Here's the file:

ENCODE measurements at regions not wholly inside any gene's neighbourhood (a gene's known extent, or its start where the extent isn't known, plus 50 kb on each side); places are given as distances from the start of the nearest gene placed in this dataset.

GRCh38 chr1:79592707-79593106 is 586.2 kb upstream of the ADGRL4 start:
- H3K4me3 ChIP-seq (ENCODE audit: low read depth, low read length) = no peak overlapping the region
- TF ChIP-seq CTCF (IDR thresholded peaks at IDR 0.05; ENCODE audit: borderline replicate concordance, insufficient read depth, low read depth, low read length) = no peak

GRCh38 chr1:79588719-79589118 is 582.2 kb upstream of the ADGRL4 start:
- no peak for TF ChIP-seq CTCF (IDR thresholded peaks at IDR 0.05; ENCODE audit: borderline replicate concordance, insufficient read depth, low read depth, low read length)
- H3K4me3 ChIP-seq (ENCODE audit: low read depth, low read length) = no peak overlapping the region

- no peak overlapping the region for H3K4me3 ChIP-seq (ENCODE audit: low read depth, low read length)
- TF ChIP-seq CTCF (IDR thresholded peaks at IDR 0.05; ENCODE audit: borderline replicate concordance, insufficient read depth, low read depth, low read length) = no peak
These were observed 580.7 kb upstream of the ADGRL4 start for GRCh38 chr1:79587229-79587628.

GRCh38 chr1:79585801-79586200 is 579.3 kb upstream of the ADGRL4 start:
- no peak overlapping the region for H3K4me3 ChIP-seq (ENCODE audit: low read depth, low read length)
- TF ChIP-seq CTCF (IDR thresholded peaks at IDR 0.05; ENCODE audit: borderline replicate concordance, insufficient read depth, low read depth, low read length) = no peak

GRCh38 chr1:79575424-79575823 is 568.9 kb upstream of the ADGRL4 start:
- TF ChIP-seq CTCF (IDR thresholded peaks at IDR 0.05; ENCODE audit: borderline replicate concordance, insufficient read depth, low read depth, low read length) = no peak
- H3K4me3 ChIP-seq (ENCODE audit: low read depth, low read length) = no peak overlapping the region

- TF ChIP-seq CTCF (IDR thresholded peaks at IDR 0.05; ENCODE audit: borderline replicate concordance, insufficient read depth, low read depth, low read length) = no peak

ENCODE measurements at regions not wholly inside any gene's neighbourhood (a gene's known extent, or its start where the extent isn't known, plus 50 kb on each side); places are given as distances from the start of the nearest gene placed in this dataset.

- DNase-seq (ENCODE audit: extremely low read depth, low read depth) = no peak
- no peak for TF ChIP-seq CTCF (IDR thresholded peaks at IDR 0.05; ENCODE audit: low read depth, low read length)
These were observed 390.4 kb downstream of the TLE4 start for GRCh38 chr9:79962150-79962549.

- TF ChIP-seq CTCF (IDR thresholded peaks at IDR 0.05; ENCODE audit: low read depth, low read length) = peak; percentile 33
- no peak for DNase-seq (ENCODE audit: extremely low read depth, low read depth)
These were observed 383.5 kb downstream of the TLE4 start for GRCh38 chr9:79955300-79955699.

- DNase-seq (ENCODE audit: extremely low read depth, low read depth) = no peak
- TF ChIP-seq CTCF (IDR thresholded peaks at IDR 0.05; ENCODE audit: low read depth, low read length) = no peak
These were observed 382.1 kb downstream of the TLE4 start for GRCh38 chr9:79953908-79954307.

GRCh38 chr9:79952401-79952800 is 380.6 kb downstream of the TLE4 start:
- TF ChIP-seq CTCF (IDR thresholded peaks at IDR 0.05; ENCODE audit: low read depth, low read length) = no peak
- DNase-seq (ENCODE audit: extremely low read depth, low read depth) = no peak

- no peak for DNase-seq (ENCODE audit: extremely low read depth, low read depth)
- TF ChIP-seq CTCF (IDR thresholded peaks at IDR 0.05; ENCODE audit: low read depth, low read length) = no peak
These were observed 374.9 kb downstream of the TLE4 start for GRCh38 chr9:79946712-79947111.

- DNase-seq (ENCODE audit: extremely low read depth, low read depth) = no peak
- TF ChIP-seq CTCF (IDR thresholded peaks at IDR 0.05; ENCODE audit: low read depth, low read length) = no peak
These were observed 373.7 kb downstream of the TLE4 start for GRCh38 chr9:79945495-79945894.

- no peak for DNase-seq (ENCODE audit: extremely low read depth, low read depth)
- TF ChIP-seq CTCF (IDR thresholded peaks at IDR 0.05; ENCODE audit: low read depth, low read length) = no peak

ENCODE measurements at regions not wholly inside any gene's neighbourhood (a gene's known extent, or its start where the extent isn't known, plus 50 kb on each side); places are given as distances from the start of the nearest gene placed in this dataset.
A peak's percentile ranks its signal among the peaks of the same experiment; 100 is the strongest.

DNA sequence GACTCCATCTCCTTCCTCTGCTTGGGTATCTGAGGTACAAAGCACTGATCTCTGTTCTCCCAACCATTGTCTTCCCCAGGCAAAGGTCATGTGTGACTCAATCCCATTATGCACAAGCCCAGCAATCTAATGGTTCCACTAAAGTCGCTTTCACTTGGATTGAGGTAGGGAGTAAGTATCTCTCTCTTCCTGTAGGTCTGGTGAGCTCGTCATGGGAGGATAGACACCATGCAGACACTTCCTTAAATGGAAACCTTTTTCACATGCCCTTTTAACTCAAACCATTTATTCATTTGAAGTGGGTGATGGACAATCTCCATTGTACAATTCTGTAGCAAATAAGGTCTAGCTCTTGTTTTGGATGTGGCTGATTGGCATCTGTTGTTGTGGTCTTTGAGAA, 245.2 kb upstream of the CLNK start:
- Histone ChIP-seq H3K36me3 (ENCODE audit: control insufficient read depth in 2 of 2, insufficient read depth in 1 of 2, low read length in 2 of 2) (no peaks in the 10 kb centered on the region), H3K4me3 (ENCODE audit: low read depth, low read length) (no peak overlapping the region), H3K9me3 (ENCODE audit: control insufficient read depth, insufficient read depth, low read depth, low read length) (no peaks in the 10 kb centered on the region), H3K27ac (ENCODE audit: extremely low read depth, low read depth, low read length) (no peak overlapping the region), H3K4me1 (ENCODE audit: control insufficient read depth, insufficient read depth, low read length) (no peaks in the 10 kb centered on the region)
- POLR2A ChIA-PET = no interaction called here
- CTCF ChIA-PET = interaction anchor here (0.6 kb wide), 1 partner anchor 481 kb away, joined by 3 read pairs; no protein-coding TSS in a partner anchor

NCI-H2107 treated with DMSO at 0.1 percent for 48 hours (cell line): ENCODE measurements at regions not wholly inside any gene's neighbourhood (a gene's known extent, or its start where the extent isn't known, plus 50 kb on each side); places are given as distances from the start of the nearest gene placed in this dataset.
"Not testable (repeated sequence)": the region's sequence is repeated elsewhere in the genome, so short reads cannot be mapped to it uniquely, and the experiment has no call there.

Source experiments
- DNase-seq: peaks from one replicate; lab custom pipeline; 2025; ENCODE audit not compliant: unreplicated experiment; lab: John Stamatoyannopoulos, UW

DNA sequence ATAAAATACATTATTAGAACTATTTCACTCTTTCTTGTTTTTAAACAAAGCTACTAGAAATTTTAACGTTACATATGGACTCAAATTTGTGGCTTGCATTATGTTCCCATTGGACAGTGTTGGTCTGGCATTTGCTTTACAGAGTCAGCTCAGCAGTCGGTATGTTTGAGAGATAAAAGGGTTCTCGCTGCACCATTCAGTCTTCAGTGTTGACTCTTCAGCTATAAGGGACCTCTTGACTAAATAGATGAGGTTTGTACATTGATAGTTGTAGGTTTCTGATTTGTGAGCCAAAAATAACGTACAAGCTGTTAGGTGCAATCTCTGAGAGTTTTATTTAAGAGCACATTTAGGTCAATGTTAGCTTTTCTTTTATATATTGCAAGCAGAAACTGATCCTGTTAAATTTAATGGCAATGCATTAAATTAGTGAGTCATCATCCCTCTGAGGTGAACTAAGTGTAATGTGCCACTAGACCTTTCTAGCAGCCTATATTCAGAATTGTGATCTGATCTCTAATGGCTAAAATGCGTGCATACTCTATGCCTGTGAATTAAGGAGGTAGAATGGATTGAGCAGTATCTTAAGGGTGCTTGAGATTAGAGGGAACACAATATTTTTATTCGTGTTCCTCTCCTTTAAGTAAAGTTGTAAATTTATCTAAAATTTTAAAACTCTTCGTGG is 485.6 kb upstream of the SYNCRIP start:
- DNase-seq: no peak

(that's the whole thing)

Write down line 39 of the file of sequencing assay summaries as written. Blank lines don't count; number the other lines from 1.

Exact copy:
ENCODE measurements at regions not wholly inside any gene's neighbourhood (a gene's known extent, or its start where the extent isn't known, plus 50 kb on each side); places are given as distances from the start of the nearest gene placed in this dataset.